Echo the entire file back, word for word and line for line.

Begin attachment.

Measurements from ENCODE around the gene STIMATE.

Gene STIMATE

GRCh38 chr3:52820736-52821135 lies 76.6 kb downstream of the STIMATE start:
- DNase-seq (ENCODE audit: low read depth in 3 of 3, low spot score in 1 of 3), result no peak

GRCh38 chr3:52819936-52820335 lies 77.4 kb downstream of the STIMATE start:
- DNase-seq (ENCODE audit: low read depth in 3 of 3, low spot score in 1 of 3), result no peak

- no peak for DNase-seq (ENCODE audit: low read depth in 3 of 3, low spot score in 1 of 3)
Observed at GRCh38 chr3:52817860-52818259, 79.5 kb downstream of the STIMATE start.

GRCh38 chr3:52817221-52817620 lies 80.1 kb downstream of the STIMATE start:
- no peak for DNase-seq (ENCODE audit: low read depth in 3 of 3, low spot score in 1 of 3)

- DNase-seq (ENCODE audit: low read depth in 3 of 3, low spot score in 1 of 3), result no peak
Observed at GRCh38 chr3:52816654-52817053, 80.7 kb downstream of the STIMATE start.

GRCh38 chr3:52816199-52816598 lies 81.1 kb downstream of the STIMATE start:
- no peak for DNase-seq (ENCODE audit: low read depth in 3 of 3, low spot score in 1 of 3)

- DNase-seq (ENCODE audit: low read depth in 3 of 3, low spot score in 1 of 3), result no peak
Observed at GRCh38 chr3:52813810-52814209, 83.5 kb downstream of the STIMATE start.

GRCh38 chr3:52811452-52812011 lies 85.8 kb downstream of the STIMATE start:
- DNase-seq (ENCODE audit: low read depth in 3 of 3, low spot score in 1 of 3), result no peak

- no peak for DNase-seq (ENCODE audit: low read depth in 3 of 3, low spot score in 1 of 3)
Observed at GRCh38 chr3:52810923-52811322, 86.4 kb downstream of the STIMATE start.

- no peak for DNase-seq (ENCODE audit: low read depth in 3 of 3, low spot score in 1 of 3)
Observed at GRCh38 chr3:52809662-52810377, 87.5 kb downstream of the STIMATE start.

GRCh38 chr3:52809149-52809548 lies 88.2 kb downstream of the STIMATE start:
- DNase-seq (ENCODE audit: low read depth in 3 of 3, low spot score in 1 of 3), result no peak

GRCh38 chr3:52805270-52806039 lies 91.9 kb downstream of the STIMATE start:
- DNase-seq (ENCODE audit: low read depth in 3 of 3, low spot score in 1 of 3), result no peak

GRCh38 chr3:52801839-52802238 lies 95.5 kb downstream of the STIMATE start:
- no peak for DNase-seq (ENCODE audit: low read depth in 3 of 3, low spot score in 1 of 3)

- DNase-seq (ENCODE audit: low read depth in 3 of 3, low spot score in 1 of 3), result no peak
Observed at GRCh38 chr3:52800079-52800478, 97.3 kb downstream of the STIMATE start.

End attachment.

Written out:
Measurements from ENCODE around the gene STIMATE.

Gene STIMATE

GRCh38 chr3:52820736-52821135 lies 76.6 kb downstream of the STIMATE start:
- DNase-seq (ENCODE audit: low read depth in 3 of 3, low spot score in 1 of 3), result no peak

GRCh38 chr3:52819936-52820335 lies 77.4 kb downstream of the STIMATE start:
- DNase-seq (ENCODE audit: low read depth in 3 of 3, low spot score in 1 of 3), result no peak

- no peak for DNase-seq (ENCODE audit: low read depth in 3 of 3, low spot score in 1 of 3)
Observed at GRCh38 chr3:52817860-52818259, 79.5 kb downstream of the STIMATE start.

GRCh38 chr3:52817221-52817620 lies 80.1 kb downstream of the STIMATE start:
- no peak for DNase-seq (ENCODE audit: low read depth in 3 of 3, low spot score in 1 of 3)

- DNase-seq (ENCODE audit: low read depth in 3 of 3, low spot score in 1 of 3), result no peak
Observed at GRCh38 chr3:52816654-52817053, 80.7 kb downstream of the STIMATE start.

GRCh38 chr3:52816199-52816598 lies 81.1 kb downstream of the STIMATE start:
- no peak for DNase-seq (ENCODE audit: low read depth in 3 of 3, low spot score in 1 of 3)

- DNase-seq (ENCODE audit: low read depth in 3 of 3, low spot score in 1 of 3), result no peak
Observed at GRCh38 chr3:52813810-52814209, 83.5 kb downstream of the STIMATE start.

GRCh38 chr3:52811452-52812011 lies 85.8 kb downstream of the STIMATE start:
- DNase-seq (ENCODE audit: low read depth in 3 of 3, low spot score in 1 of 3), result no peak

- no peak for DNase-seq (ENCODE audit: low read depth in 3 of 3, low spot score in 1 of 3)
Observed at GRCh38 chr3:52810923-52811322, 86.4 kb downstream of the STIMATE start.

- no peak for DNase-seq (ENCODE audit: low read depth in 3 of 3, low spot score in 1 of 3)
Observed at GRCh38 chr3:52809662-52810377, 87.5 kb downstream of the STIMATE start.

GRCh38 chr3:52809149-52809548 lies 88.2 kb downstream of the STIMATE start:
- DNase-seq (ENCODE audit: low read depth in 3 of 3, low spot score in 1 of 3), result no peak

GRCh38 chr3:52805270-52806039 lies 91.9 kb downstream of the STIMATE start:
- DNase-seq (ENCODE audit: low read depth in 3 of 3, low spot score in 1 of 3), result no peak

GRCh38 chr3:52801839-52802238 lies 95.5 kb downstream of the STIMATE start:
- no peak for DNase-seq (ENCODE audit: low read depth in 3 of 3, low spot score in 1 of 3)

- DNase-seq (ENCODE audit: low read depth in 3 of 3, low spot score in 1 of 3), result no peak
Observed at GRCh38 chr3:52800079-52800478, 97.3 kb downstream of the STIMATE start.